Podcast: Is Catch-and-Release an Effective Conservation Tool?

Interview starts at 51:28

This week’s podcast is a spirited discussion with Dr. Andy Danylchuk, Professor of Fish Conservation at UMass Amherst, Science Advisor for Keepemwet Fishing and Research Fellow for Bonefish Tarpon Trust. My question to Andy was about the effectiveness of catch-and-release as a conservation tool, and as always when talking with a scientist, it depends on your definitions:  Like “What is conservation?” and predictably that varies with a person’s values and experiences.  I thought it was a thought-provoking conversation and hope you do was well.

In the Fly Box this week, we have these questions and tips:

  • How do you put the hackle on a Stimulator?
  • What’s the best way to be ready for smaller cutthroats or big bull trout at the same time?
  • How can I maximize my success when fishing with my 4-year-old?
  • How can I plan  trip to fish the Rocky Mountains?
  • Why do I keep losing fish?
  • Where do natural fly tying materials come from?
  • What is the best way to cast big streamers or nymph rigs?
  • What rod do you recommend for fishing Chesapeake Bay?
  • A tip for a great, inexpensive seine for trout streams
  • Where do you draw the line between ethical and unethical use of electronics when fishing?
  • What do you think of ultra-light fly fishing?
  • Should I get a saddle or cape for tying flies?
  • Do you recommend upgrading to a premium fly-tying vise?
  • Can you explain the difference between tailwaters, headwaters, and freestone rivers?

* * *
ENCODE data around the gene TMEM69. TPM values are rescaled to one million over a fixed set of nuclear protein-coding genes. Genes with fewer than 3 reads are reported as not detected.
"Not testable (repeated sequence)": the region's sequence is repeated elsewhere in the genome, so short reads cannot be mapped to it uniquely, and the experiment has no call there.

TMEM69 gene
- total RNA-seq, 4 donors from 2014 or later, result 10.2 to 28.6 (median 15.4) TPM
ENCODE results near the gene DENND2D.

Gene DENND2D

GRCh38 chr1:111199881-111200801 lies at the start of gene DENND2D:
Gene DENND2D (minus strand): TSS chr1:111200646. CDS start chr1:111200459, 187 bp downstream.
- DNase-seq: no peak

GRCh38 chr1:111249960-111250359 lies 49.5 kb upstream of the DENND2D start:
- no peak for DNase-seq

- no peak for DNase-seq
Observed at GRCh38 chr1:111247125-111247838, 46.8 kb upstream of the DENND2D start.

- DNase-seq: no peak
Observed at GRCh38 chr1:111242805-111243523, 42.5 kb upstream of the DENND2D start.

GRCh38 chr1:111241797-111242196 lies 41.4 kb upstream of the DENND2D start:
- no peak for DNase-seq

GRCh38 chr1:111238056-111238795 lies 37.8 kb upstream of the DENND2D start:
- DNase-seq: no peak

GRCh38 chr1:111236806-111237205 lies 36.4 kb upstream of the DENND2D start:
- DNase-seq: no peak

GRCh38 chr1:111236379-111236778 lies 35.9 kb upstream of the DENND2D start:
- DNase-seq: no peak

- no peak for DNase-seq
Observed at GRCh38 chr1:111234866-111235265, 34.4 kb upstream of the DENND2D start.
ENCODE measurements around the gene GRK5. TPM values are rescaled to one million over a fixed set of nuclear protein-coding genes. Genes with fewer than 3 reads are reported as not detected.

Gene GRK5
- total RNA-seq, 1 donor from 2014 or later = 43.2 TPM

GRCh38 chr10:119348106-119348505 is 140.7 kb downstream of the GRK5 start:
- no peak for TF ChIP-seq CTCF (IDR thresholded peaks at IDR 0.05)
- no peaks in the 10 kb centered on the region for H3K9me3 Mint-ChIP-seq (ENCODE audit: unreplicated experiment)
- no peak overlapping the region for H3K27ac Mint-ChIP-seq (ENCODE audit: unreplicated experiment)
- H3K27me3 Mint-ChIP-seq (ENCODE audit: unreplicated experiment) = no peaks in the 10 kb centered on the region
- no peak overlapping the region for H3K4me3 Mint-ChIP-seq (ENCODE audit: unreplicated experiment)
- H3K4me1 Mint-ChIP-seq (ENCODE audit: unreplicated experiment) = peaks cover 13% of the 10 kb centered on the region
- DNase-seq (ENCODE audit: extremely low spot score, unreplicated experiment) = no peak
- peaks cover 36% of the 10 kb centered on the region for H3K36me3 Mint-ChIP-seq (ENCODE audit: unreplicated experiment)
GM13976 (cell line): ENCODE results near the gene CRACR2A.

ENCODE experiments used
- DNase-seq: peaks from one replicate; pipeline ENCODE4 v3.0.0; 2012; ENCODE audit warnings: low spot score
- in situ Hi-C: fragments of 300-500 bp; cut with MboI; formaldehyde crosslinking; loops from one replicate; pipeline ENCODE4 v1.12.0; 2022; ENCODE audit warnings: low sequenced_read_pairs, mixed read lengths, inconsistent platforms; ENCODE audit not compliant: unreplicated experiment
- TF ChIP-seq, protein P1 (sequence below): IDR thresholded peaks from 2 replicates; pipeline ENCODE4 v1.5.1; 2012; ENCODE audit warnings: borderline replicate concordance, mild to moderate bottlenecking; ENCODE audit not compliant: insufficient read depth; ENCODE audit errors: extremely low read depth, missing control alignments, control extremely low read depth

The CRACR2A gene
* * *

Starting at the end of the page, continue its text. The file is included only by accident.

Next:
If you don’t see the “Play” button above, click here to listen.

3 thoughts on “Podcast: Is Catch-and-Release an Effective Conservation Tool?”

  1. Great pod on C&R with Dr. Danylchuk. He covered more aspects of it than I realized even existed. Thanks for putting it together. But I also fish to eat them. We like fish & I’d rather eat fish that I catch than have a store bought meal. Can you get a podcast together that covers best practices of harvest, i.e., what’s the best size, what do I keep vs. let go, how does harvesting affect population and population growth?

  2. On the Flybox question about the ethics of drones in fishing, I think the issue is not about the proprieties of the technologies humans use for interacting with fish but rather about how drones affect the ways humans interact with each other on the water.

    Even when the pilots are well-behaved and competent, drones’noise and movement can distract other people from the experiences they seek outdoors. It’s rare for those other users even to be notified of overflights, much less for their consent to be asked.

    Add irresponsible and/or inattentive pilots — think of the people who have buzzed rock climbers or flown their craft into thermal features in Yellowstone — and the intrusion risks escalating to confrontation and threats.

    There’s abundant evidence of such conflicts arising between anglers who apply simpler technology to get a competitive advantage — drift boats — versus those who don’t.

    Eventually, regulations like no-fly zones may, if respected, minimize bad impacts from angler drones. But beneath that we’d be better off if all of us anglers were less obsessed about getting that “better” fish or monopolizing that “better” spot irrespective of the other people with whom we share limited access to a limited resource.

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